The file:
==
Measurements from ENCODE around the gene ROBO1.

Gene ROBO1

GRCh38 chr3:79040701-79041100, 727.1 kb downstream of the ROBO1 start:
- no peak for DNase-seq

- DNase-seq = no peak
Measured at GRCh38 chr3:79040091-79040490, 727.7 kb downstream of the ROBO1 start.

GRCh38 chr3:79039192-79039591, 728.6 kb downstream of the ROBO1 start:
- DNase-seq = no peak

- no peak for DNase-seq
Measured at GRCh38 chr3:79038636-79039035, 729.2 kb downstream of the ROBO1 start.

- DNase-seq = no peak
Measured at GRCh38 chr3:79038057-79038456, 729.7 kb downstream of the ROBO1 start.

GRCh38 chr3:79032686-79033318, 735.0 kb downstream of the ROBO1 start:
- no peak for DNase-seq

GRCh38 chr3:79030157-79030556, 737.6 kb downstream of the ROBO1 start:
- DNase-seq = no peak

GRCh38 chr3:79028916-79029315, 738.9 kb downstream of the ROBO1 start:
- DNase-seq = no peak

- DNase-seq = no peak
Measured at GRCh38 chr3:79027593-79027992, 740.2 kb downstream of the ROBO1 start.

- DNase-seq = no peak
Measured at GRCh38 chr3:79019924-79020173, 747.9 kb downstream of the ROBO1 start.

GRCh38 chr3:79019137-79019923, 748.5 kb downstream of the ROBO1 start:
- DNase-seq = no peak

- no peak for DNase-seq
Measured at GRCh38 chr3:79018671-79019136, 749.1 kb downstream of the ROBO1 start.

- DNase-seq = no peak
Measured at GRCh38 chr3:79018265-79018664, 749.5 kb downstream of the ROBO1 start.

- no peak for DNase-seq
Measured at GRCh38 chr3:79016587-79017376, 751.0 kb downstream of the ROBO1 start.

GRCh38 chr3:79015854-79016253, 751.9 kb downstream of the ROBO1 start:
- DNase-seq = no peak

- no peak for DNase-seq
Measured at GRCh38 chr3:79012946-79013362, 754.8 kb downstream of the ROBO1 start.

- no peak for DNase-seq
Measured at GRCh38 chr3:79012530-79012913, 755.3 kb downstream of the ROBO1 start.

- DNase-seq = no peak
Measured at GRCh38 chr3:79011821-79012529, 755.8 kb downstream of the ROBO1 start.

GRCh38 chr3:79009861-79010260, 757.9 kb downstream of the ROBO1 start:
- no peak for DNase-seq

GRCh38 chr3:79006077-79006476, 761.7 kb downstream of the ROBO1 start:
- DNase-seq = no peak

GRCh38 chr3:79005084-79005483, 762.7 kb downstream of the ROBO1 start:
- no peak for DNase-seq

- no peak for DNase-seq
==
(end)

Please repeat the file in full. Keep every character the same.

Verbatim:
Measurements from ENCODE around the gene ROBO1.

Gene ROBO1

GRCh38 chr3:79040701-79041100, 727.1 kb downstream of the ROBO1 start:
- no peak for DNase-seq

- DNase-seq = no peak
Measured at GRCh38 chr3:79040091-79040490, 727.7 kb downstream of the ROBO1 start.

GRCh38 chr3:79039192-79039591, 728.6 kb downstream of the ROBO1 start:
- DNase-seq = no peak

- no peak for DNase-seq
Measured at GRCh38 chr3:79038636-79039035, 729.2 kb downstream of the ROBO1 start.

- DNase-seq = no peak
Measured at GRCh38 chr3:79038057-79038456, 729.7 kb downstream of the ROBO1 start.

GRCh38 chr3:79032686-79033318, 735.0 kb downstream of the ROBO1 start:
- no peak for DNase-seq

GRCh38 chr3:79030157-79030556, 737.6 kb downstream of the ROBO1 start:
- DNase-seq = no peak

GRCh38 chr3:79028916-79029315, 738.9 kb downstream of the ROBO1 start:
- DNase-seq = no peak

- DNase-seq = no peak
Measured at GRCh38 chr3:79027593-79027992, 740.2 kb downstream of the ROBO1 start.

- DNase-seq = no peak
Measured at GRCh38 chr3:79019924-79020173, 747.9 kb downstream of the ROBO1 start.

GRCh38 chr3:79019137-79019923, 748.5 kb downstream of the ROBO1 start:
- DNase-seq = no peak

- no peak for DNase-seq
Measured at GRCh38 chr3:79018671-79019136, 749.1 kb downstream of the ROBO1 start.

- DNase-seq = no peak
Measured at GRCh38 chr3:79018265-79018664, 749.5 kb downstream of the ROBO1 start.

- no peak for DNase-seq
Measured at GRCh38 chr3:79016587-79017376, 751.0 kb downstream of the ROBO1 start.

GRCh38 chr3:79015854-79016253, 751.9 kb downstream of the ROBO1 start:
- DNase-seq = no peak

- no peak for DNase-seq
Measured at GRCh38 chr3:79012946-79013362, 754.8 kb downstream of the ROBO1 start.

- no peak for DNase-seq
Measured at GRCh38 chr3:79012530-79012913, 755.3 kb downstream of the ROBO1 start.

- DNase-seq = no peak
Measured at GRCh38 chr3:79011821-79012529, 755.8 kb downstream of the ROBO1 start.

GRCh38 chr3:79009861-79010260, 757.9 kb downstream of the ROBO1 start:
- no peak for DNase-seq

GRCh38 chr3:79006077-79006476, 761.7 kb downstream of the ROBO1 start:
- DNase-seq = no peak

GRCh38 chr3:79005084-79005483, 762.7 kb downstream of the ROBO1 start:
- no peak for DNase-seq

- no peak for DNase-seq